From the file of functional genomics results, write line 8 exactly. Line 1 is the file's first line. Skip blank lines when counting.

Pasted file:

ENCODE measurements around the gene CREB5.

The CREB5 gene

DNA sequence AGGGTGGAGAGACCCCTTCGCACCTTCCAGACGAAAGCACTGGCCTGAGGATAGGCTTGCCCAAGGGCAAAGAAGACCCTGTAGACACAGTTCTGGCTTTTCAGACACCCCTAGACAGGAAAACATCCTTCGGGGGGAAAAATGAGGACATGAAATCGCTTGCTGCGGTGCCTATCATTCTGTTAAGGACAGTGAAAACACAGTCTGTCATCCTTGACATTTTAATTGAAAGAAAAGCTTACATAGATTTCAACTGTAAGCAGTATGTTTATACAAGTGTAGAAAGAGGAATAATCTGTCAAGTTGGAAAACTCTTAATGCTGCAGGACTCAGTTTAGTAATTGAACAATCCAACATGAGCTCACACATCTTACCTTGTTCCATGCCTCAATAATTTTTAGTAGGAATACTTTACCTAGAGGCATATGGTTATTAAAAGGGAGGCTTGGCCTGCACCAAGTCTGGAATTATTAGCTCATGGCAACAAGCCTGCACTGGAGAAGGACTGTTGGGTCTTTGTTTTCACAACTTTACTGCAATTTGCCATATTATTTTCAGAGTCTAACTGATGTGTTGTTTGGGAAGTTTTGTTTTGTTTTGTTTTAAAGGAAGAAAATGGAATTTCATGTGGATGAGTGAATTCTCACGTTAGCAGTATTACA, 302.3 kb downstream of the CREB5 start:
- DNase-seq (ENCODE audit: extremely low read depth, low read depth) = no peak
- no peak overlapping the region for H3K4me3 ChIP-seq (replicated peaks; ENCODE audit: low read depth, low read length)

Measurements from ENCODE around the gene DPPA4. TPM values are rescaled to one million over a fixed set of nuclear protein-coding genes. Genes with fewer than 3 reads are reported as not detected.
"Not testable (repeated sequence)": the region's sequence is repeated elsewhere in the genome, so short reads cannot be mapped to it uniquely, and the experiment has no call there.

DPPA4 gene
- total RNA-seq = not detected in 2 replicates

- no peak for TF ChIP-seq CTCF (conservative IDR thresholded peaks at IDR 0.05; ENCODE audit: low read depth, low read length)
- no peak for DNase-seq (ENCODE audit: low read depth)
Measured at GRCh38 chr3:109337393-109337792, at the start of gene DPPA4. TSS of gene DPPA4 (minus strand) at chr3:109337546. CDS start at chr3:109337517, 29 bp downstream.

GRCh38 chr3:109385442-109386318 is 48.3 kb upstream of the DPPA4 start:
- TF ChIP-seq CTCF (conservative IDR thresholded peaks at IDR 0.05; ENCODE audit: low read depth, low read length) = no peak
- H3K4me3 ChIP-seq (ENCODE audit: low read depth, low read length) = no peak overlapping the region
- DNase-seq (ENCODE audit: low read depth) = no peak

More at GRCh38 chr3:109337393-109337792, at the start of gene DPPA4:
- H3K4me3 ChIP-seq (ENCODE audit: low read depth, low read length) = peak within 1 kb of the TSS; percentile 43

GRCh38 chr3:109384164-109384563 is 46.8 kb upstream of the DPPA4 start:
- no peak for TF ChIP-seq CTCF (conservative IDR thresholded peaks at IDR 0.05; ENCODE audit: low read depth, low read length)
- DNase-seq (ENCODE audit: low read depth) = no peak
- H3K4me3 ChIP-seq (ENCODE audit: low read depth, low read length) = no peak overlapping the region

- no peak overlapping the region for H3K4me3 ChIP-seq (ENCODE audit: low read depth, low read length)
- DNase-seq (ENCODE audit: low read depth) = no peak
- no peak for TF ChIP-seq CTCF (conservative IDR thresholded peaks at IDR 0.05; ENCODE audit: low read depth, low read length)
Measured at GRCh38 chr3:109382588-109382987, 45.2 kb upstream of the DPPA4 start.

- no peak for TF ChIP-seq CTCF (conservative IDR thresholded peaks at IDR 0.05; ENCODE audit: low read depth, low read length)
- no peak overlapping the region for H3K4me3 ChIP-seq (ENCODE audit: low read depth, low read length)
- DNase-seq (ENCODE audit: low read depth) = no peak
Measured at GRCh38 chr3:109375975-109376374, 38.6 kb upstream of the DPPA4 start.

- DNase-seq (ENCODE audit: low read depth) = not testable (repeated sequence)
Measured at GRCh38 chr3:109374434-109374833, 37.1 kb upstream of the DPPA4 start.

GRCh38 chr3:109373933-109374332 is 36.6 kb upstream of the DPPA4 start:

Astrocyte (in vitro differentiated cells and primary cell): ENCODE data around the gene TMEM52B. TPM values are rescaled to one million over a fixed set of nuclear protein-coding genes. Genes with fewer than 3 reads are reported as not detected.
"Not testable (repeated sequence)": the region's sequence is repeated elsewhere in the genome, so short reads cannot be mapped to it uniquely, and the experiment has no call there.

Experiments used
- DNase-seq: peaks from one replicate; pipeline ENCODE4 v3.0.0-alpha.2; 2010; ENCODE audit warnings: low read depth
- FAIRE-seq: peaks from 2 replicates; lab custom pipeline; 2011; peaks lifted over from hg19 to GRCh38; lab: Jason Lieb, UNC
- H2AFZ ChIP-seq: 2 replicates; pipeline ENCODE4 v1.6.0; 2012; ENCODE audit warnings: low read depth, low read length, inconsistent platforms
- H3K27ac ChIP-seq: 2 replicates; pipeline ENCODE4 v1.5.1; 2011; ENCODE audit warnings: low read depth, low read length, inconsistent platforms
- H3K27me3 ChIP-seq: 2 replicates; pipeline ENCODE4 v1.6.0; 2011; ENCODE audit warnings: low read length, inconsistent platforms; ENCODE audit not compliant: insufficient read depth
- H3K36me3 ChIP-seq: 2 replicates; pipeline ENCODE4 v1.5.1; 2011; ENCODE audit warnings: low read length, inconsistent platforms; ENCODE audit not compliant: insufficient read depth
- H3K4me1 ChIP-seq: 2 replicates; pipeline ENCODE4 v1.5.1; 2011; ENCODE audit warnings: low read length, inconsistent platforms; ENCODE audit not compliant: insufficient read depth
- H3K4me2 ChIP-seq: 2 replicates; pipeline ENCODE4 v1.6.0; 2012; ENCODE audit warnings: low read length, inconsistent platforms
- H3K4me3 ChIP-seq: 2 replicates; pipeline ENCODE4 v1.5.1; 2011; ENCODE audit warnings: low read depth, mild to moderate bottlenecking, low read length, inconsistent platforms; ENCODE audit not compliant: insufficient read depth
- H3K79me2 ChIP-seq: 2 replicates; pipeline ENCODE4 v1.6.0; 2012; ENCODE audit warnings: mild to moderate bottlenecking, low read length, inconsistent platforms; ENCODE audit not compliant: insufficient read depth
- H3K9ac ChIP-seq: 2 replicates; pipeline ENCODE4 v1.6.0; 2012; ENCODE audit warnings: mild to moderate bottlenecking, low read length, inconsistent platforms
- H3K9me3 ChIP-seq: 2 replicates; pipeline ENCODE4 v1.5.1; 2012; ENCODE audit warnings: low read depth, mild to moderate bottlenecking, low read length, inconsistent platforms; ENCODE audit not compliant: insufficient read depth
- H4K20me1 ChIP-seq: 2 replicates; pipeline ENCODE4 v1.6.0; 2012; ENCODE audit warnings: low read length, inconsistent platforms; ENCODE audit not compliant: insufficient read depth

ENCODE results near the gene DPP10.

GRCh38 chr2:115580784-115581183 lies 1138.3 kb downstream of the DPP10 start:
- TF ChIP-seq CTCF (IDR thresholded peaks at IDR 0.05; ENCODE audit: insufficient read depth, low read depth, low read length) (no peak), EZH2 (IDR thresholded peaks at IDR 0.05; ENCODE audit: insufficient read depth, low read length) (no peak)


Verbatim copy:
DPPA4 gene